Michael Bloomberg is no dope. He’s made a lot of money, been mayor of New York City, seen a thing or two in the course of his life’s journey. Yesterday, the teletype machine at CleanTechnica global headquarters high in the Himalayas sprang into action to let us know he had a new opinion piece coming out this morning that would make the case for more renewable energy and less electricity from thermal generation. Here is a brief insight into what Michael Bloomberg has to say on that subject.
When freezing temperatures in the southeastern US led to blackouts over the holidays, some pointed their fingers at clean energy. That line of attack — solar panels and wind turbines are less reliable in storms than coal and gas plants — has become predictable. But it’s dead wrong, and it’s important to understand why, to avoid allowing a canard to slow the push for cleaner air and bolder climate action.
The issue of electricity reliability is a crucial one and is rightly at the center of energy debates. Blackouts from storms can lead to suffering and death: In western New York last month, nine residents died after power failures cut off heat to their homes. Blackouts also result in steep economic losses. Avoiding them should be a top priority.
The most common cause of blackouts — downed power lines — is also the most visible. But there is one source of energy that safeguards against that danger: rooftop solar. If a tree takes down wires, or the energy grid fails for other reasons, solar panels with batteries can help families and businesses weather a blackout.
It’s true that on-site solar is not practical for every home, but it’s viable in far more places than commonly imagined. And the main reason more homes and businesses don’t have their own solar panels is political: States and localities have made it unnecessarily difficult to obtain solar permits, and utilities have lobbied to block Americans from selling their excess power back onto the grid or force them into accepting prices far below what the utilities receive for transmitting the same units of power.
As a result, the public is paying a steep cost: in higher electric bills, dangerous blackouts, harmful pollution that kills thousands of Americans every year, and changes to the climate that are making extreme weather — and the suffering that it brings — worse.
The second-largest cause of electricity outages during extreme weather is production failure. And once again, renewable energy has advantages over coal and gas in severe weather.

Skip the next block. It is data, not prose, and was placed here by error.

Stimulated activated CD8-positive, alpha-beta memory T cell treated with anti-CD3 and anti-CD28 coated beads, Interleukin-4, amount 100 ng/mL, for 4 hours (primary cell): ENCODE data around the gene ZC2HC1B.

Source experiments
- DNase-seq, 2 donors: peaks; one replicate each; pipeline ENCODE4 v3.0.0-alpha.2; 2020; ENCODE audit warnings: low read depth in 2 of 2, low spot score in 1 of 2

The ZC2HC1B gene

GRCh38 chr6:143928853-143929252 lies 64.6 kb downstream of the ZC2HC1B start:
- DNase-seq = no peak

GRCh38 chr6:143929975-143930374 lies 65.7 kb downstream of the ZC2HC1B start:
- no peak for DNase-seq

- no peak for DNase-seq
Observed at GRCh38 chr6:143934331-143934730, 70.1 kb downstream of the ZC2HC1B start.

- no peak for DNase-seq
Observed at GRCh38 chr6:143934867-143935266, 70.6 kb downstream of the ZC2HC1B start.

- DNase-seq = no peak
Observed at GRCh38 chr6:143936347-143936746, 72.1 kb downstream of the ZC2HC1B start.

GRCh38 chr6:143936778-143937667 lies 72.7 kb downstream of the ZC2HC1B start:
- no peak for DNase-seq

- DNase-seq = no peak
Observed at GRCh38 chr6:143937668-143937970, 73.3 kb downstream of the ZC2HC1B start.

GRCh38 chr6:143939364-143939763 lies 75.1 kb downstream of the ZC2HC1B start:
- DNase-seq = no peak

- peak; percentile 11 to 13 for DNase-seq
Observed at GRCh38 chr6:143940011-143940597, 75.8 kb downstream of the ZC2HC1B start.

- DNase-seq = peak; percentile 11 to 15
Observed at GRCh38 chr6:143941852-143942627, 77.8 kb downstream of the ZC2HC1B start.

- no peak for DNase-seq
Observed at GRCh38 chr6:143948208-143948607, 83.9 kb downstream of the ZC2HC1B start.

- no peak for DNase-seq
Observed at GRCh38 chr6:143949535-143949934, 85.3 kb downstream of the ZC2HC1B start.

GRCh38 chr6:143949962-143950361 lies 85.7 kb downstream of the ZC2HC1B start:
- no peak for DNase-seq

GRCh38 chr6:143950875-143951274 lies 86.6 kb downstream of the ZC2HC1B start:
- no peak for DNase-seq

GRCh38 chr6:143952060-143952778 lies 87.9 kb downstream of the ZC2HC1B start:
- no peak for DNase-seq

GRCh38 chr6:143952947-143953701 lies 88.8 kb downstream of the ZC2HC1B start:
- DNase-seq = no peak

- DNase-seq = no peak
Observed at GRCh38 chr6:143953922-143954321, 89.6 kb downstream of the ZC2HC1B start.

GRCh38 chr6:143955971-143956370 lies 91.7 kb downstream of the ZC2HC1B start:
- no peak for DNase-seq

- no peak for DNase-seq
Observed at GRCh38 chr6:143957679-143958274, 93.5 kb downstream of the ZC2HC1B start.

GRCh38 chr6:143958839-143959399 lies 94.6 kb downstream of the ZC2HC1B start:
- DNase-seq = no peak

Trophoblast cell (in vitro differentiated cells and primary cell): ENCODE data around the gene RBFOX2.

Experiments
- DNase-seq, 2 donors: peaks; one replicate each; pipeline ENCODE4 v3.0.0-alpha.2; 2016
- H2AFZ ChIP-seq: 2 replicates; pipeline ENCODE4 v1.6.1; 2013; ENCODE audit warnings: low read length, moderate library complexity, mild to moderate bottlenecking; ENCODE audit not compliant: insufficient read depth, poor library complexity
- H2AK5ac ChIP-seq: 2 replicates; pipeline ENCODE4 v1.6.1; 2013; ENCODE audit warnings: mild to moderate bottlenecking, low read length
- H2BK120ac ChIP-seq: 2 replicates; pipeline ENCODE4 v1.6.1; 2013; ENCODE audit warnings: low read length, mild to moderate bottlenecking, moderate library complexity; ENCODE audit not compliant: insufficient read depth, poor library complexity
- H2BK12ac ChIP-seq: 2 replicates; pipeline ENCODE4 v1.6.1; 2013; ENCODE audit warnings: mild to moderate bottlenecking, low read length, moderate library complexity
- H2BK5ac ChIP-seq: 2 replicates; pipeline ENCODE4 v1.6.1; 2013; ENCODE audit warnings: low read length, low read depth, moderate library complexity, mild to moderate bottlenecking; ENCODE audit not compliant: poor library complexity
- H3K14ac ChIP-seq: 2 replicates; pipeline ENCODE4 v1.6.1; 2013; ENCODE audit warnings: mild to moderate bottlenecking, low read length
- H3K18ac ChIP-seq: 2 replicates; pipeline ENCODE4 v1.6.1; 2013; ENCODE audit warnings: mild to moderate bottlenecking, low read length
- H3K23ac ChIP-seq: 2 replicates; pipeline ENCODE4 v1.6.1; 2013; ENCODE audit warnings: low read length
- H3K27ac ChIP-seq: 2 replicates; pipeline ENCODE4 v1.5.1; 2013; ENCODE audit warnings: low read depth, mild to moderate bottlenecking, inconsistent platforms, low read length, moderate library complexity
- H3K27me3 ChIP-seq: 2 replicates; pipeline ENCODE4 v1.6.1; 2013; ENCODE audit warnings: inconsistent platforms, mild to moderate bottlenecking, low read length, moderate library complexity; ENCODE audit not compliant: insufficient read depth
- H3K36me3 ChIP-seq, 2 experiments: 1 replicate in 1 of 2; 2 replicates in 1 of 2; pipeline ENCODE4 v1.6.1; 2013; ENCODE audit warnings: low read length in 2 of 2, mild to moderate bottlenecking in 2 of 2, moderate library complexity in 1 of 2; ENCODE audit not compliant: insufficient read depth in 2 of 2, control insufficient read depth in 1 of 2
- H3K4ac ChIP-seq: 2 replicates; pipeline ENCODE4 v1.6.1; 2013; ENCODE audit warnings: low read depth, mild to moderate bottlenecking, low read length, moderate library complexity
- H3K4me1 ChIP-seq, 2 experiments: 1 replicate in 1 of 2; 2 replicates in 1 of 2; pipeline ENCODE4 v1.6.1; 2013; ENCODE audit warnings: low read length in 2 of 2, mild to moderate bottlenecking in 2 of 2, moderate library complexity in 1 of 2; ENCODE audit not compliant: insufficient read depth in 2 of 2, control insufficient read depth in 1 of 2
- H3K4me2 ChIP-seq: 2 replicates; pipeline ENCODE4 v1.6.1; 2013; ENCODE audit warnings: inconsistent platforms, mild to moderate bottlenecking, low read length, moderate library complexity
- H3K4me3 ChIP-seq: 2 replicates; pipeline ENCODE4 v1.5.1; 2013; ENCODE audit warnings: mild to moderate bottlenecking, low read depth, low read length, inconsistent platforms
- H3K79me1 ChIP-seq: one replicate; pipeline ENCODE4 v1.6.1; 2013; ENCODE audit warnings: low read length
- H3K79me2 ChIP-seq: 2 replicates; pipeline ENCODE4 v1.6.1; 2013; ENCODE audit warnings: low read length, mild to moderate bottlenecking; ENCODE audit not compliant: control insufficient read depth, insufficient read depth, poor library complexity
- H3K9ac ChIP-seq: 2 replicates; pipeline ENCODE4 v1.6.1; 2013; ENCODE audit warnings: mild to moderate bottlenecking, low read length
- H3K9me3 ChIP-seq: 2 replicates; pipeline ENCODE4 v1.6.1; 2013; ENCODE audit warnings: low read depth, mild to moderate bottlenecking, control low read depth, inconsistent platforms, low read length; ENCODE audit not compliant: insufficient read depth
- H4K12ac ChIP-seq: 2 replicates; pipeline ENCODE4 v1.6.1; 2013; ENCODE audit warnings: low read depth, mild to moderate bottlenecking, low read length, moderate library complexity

Singing The Praises Of Renewable Energy
Bloomberg’s message is one that we here at CleanTechnica have been promoting for years, but it requires a paradigm shift in how we think about electricity. Ever since the dawn of electricity — back when people used to light their homes with gas lights and power their factories with steam — the model has been to build a large thermal generating system somewhere out in the boondocks where few would see it, then send all that lovely electricity along wires to the cities and towns where it was needed.
But renewables disrupt that hub and spoke model. Home owners and small businesses can harvest electricity from solar panels on the roof and store it on site in batteries. But because utilities have a monopoly on generating electricity, it is illegal for one home owner or business to share that electricity with others. The monopoly idea made sense 100 years ago. Nobody wanted to see six sets of poles and wires from six different electricity companies cluttering up the skyline. But what made sense then makes less sense today. Back then, there was no opportunity for individuals to generate their own electricity. Today there is.
The Permitting Problem
Writing in Bloomberg Green this morning, Nathaniel Bullard extols the policy initiatives contained in the Inflation Reduction Act, but then asks some pertinent questions.
“What if deploying everything the IRA promises isn’t possible through technology, or money, or willpower? What if, instead, it comes up against a massively distributed blocking mechanism — a collective inability to navigate new assets through sclerotic planning and permission schedules?
“I hope this is not the path. But if it is, many carbon-cutting efforts will go unrealized because we quite literally could not plan for them. It would be unfortunate to pin fundamental climate progress not on lack of technology, or capital, or positive interest, but rather on languor at best and opposition at worst.”
Bullard addresses something that Bloomberg glosses over. Connecting renewables from one part of the country to another part of the country will require massive investments in new transmission lines which are themselves the weak link in any energy distribution system. Just ask Puerto Rico what happened when its transmission lines were destroyed by a hurricane in 2019. Bullard suggests repurposing decommissioned thermal generating plants as renewable energy hubs because a) they are usually out of sight, b) they need site remediation anyway, and c) they already have robust transmission links to the grid.
When we put our collective heads together here at CleanTechnica (not a pretty sight!), we think Michael Bloomberg is right and Nathaniel Bullard is right, but in the best of all possible worlds, we would like to see a surge in microgrids that make renewable energy locally and distribute it locally. Sure there would be interconnections between all those microgrids, but they would be used only when absolutely necessary.
That is a total disruption of the electricity generation and distribution model but it is bringing electricity to many parts of Africa and bypassing the utility grid entirely. Why couldn’t the rest of the world do the same?
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